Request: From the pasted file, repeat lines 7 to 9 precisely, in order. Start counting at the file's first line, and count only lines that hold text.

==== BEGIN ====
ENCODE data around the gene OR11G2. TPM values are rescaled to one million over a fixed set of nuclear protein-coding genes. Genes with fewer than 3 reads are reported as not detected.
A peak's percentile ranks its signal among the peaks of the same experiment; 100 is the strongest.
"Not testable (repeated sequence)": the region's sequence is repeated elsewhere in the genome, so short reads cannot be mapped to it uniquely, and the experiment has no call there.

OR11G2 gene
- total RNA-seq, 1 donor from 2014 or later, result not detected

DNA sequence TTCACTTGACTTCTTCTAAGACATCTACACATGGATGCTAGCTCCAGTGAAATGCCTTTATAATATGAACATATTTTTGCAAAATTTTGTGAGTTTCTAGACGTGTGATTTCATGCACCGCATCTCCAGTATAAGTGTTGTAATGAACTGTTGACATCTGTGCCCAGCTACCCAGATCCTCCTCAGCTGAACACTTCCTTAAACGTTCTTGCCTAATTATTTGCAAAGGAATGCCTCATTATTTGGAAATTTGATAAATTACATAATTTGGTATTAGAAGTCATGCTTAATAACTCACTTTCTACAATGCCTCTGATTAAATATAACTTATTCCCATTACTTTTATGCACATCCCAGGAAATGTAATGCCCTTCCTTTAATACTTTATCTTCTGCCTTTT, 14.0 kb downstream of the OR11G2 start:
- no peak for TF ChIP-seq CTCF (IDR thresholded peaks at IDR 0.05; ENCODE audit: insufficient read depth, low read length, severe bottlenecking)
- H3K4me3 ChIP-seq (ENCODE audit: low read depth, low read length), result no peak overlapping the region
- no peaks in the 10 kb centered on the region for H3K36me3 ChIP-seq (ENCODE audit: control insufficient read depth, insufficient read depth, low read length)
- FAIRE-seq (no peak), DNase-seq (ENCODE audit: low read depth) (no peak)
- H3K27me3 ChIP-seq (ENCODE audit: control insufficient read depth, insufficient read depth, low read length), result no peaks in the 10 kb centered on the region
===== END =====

- no peak for TF ChIP-seq CTCF (IDR thresholded peaks at IDR 0.05; ENCODE audit: insufficient read depth, low read length, severe bottlenecking)
- H3K4me3 ChIP-seq (ENCODE audit: low read depth, low read length), result no peak overlapping the region
- no peaks in the 10 kb centered on the region for H3K36me3 ChIP-seq (ENCODE audit: control insufficient read depth, insufficient read depth, low read length)